Review Summary: Hinterland sees Recondite perfecting his meditative brand of techno and creating compositions that are able to move not only feet, but the heart as well.
After developing his unique and deeply meditative take on acid house for Acid Test, last year, Berlin-based producer Recondite (real name: Lorenz Brunner) kept his gathered momentum steadily going throughout 2013. He continued his acclaimed Plangent series with propulsive remixes from the likes of RNDM and Kassian Troyer, delivered the atmospheric startup EP for the new Swedish label Trolldans and provided Fabric with one of its biggest bangers this year via 'EC10' - amongst other things. In the meantime, he's also been fine-tuning his debut for Ghostly International and claimed it as his first actual artist album. Saying the guy is restless, in this light, seems like bit of an understatement.
You wouldn't guess it from actually listening to Hinterland
, though. The album sounds almost exactly like the picture on its cover: gray and sparse. The music breathes Berlin through and through, as the minimalist aestetic Brunner employs continues along the lines of dub techno pioneers Porter Ricks and the emotive compositions of Pantha du Prince. 'Riant', for example, is just gorgeous in how Brunner uses a single, simple synth pad to invoke maximal response from the listener. The kick of his rudimentary beats is blunt and dim, which gives his compositions room to breathe and wander, rather than interfering with the carefully constructed atmosphere he's displaying throughout the album.
is actually a concept album of sorts. It finds Recondite connecting again with the area he grew up in, and recreating the moodswings of the community as the seasons pass. Not only do the actual track titles reflect this ('Leafs', 'Still', 'Clouded'), but the combination of the changes in tempo Brunner inserts with the more uniform melodical motives on top, enhance the sense that although in this area everything shifts and changes with time, nothing ever really evolves. Melancholy: it's the basis of almost every Recondite track the producer has put out to date, but it's never been as obvious as here.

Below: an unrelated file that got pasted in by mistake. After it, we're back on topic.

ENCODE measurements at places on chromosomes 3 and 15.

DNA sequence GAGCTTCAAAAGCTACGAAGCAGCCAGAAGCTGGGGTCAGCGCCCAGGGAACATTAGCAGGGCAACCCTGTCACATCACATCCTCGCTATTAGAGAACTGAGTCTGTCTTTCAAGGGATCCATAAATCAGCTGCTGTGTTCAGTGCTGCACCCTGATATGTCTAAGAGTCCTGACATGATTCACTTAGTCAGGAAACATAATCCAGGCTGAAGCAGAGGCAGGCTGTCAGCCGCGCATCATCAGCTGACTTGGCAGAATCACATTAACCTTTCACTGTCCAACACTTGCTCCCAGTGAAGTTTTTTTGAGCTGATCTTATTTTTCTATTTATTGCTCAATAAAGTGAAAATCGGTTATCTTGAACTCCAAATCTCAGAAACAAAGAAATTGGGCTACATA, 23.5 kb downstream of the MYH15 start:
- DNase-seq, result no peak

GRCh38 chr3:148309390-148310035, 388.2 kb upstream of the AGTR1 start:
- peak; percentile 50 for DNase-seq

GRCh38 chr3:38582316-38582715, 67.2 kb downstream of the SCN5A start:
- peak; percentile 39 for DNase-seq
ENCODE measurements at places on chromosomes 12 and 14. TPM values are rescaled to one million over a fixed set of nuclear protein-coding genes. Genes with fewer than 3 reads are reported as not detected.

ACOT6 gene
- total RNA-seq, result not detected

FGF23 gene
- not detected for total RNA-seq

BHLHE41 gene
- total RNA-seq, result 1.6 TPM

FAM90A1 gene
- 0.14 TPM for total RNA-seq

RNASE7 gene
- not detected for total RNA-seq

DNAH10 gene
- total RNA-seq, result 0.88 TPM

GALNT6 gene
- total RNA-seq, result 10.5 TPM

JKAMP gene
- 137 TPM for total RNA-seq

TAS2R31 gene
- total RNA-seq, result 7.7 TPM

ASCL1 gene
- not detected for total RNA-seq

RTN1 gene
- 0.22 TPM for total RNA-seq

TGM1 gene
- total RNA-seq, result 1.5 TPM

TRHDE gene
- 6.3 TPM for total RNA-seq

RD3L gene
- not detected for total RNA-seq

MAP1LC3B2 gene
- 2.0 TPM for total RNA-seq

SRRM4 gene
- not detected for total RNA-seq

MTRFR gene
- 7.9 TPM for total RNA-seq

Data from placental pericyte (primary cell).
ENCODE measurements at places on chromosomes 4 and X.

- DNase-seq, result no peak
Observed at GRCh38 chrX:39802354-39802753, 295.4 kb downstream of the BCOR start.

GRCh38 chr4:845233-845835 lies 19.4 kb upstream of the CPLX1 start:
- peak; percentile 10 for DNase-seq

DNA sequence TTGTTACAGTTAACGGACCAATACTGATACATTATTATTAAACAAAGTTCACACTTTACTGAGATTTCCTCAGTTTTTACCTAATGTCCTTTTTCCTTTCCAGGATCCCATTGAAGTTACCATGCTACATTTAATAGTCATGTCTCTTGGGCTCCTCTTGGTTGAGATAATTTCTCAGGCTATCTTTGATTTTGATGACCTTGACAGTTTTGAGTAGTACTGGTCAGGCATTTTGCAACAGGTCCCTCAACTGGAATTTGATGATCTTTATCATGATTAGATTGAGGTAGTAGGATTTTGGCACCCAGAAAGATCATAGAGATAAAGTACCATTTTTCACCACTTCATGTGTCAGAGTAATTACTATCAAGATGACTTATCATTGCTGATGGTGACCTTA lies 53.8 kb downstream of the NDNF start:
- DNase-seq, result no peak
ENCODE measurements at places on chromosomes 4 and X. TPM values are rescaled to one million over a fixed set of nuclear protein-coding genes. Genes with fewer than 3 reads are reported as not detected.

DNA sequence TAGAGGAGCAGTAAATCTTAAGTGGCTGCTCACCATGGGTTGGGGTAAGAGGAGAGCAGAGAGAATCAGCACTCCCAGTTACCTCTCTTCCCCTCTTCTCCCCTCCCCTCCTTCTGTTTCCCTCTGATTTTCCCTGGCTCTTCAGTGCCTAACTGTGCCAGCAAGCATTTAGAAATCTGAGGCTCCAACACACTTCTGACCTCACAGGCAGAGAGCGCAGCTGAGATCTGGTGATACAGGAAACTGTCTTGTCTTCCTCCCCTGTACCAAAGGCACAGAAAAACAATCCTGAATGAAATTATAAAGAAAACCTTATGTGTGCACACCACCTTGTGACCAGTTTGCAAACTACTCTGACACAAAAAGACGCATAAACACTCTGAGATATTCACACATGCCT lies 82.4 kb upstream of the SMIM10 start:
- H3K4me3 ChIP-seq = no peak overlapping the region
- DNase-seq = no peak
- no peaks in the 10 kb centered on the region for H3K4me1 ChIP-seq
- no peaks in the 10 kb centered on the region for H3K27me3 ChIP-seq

The result is that Hinterland
is a very personal record, both for the producer as for the listener. These ten tracks are not communal, they are isolating. They are about being awestruck by the ruthlessness and the calmth of nature, about contemplating your place in the world, about temporarily escaping - but not fleeing - from the worries of everyday life. These are all things Brunner experienced during his trips home, or at least, it's what could be inferred after listening to this sculpted time frame of his youth. Above all, though, Hinterland
sees Recondite perfecting his meditative brand of techno and creating compositions that are able to move not only feet, but the heart as well.